November 24, 2003
We are in the midst of that most American of traditions, traveling to be with family for a major holiday. The has brought us into contact with several other major American traditions, some good and others not so good.
Topping the not so good list is that affront we call the public restroom. In our trip from Illinois to North Carolina we saw the complete spectrum of public restrooms. One instance was so bad that I wanted to clean the bottoms of my shoes before getting back into the car afterwards. Another was so clean and well kept that we wanted to schedule a stop there on the return visit because it was such a pleasant experience.
Being male I get to experience the restroom leavings all all those barely civilized creatures with whom I share common plumbing. It’s almost as if they are in a contest to see how badly they can treat this shared public space. One wonders how they manage to alter their piss-poor habits while at home. And then one feels sorry for the partner left to clean up their rudeness.
I suspect that more men are like me than not, but traveling along our interstate highway system exposes you to a breed of male that is determined to make us all look like mouth-breathing, knuckle-dragging louts.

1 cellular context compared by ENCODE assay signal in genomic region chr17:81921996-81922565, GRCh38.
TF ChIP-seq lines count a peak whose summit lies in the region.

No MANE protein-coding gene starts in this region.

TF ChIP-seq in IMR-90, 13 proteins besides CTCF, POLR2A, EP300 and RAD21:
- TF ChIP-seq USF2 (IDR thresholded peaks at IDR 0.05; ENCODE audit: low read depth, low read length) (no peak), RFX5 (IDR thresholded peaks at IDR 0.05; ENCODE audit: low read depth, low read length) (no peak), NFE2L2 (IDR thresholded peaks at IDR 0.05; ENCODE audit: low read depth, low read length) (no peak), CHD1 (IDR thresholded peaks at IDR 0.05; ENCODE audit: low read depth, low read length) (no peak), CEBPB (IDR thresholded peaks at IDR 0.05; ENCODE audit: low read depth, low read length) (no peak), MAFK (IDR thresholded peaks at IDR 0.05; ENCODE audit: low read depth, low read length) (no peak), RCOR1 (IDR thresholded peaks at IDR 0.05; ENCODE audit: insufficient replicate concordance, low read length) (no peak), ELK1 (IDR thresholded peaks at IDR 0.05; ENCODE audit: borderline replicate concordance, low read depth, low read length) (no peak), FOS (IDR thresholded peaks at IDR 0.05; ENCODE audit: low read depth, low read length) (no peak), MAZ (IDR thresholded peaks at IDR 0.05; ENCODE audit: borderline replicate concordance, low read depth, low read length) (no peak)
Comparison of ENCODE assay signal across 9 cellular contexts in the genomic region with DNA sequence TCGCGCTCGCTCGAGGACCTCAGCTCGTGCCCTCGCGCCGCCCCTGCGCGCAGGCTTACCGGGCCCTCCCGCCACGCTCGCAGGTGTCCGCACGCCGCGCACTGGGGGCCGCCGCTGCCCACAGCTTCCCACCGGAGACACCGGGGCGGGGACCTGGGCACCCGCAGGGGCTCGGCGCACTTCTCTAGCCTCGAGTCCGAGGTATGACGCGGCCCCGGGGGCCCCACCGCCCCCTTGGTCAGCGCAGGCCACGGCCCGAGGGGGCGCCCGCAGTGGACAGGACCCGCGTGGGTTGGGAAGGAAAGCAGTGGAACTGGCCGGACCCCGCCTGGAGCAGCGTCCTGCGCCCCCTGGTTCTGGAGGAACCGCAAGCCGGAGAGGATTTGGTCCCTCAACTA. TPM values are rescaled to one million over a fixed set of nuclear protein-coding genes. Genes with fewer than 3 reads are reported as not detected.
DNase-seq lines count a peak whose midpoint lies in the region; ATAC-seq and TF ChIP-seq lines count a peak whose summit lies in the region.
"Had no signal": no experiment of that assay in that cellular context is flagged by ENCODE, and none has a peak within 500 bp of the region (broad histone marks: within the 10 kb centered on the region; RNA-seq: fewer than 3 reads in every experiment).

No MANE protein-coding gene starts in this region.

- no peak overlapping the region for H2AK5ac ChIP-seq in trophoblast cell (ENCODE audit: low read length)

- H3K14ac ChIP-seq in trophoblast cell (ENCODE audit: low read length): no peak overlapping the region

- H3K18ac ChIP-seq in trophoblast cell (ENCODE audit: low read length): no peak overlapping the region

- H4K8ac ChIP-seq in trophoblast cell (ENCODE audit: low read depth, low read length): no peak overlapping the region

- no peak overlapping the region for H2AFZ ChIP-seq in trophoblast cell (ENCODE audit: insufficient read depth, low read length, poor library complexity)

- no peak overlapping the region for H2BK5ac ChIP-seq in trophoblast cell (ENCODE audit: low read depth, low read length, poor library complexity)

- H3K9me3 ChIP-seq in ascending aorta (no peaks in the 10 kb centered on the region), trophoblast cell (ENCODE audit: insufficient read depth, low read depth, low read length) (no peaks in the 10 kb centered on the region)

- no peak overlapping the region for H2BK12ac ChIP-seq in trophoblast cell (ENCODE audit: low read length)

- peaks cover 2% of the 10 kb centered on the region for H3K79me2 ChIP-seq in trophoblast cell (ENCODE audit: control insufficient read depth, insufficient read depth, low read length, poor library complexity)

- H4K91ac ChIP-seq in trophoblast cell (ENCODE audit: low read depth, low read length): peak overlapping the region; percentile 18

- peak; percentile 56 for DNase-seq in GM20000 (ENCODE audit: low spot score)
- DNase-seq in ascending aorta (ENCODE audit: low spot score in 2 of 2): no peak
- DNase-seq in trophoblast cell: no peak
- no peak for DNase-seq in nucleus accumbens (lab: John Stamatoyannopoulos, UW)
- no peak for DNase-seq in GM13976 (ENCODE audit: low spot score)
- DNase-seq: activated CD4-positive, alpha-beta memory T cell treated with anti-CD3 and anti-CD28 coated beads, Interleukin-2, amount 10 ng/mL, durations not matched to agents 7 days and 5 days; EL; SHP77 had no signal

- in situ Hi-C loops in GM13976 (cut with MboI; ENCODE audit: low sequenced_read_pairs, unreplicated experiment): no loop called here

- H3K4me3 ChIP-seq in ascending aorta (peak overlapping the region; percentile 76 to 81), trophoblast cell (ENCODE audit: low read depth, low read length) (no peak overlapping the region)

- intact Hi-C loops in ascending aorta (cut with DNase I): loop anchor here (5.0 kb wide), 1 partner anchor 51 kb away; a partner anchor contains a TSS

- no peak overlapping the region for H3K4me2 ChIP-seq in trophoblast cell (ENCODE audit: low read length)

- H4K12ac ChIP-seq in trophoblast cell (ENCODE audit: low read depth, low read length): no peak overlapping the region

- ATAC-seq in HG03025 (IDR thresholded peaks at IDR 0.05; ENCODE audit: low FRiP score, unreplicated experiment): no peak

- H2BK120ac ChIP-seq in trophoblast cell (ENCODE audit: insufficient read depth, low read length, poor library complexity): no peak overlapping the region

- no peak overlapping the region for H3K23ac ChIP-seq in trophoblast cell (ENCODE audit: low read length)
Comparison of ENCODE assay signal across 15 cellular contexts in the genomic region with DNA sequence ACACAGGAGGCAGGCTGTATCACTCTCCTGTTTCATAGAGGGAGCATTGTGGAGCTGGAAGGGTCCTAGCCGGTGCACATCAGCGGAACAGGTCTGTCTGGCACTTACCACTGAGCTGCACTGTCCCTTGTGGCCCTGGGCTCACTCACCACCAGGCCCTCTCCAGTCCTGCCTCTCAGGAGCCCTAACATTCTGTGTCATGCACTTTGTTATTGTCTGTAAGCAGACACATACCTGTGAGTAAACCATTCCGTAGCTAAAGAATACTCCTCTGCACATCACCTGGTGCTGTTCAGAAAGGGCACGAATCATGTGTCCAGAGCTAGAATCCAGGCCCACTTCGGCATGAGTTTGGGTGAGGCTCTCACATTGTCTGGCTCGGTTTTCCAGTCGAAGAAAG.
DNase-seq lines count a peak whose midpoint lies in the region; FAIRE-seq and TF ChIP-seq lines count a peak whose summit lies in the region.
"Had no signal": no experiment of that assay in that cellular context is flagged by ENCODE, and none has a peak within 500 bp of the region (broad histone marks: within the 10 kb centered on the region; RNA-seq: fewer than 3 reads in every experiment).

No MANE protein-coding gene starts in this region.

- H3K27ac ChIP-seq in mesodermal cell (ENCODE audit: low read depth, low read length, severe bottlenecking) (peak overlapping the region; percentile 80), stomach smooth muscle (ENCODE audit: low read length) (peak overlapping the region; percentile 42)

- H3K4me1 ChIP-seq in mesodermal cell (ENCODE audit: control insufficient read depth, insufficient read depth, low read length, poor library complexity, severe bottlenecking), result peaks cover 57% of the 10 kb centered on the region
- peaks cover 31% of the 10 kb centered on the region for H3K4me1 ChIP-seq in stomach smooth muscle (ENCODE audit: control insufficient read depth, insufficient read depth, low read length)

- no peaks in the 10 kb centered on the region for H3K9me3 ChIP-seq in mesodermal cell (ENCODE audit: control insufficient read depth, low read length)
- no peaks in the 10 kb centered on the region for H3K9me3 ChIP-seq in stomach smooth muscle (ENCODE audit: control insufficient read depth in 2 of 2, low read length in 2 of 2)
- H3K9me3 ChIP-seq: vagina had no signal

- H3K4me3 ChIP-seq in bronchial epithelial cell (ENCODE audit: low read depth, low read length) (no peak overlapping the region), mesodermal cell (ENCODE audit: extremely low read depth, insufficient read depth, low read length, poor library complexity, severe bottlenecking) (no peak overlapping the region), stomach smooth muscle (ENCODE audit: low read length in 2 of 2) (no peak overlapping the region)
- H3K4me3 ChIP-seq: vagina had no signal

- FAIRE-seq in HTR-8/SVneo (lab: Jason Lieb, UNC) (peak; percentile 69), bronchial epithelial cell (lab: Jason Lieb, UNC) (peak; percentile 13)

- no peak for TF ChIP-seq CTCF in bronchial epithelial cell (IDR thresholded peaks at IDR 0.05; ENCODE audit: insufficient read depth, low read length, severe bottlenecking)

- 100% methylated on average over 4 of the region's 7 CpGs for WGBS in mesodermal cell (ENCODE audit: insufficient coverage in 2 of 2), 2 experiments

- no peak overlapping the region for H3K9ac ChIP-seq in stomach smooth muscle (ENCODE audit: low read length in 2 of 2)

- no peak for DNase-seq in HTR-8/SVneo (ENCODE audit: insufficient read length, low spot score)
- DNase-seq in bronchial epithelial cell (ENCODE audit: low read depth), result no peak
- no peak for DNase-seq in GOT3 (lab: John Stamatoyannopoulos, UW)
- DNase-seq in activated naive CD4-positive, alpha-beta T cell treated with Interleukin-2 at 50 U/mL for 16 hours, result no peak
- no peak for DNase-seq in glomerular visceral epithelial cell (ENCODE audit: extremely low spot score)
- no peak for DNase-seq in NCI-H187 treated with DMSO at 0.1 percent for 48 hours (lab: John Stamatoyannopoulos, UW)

Another bathroom related failing is the advent of the single huge roll of toilet paper. I suppose this reduces the number of re-stocking visits required by the maintenance staff, but that only leads to the problem discussed above. I find these huge roll dispensers a pain for two reasons. One, it is impossible to remove the paper you want to use without turning it into a long rope of paper rather then getting normal tissue width. Having to spend time unfurling the tissue before using it irks me.
The second problem is how these dispensers are mounted on the stalls. Usually the are so low as to require I bend and contort myself over my knees to get at the end, hidden somewhere inside the opening of the dispenser. And I get to scrape my hands on the metal teeth designed to tear this industrial strength paper trying to get the roll started again. Of course these same teeth are incapable of tearing the paper itself, as it is really some form of high tensile fabric better suited for polishing rough metal than acting as toilet paper.
Americans are so hypocritical about their bathroom experiences. We profess to be the nation with the highest standard of living and yet we force ourselves to suffer the ignominy of public restrooms.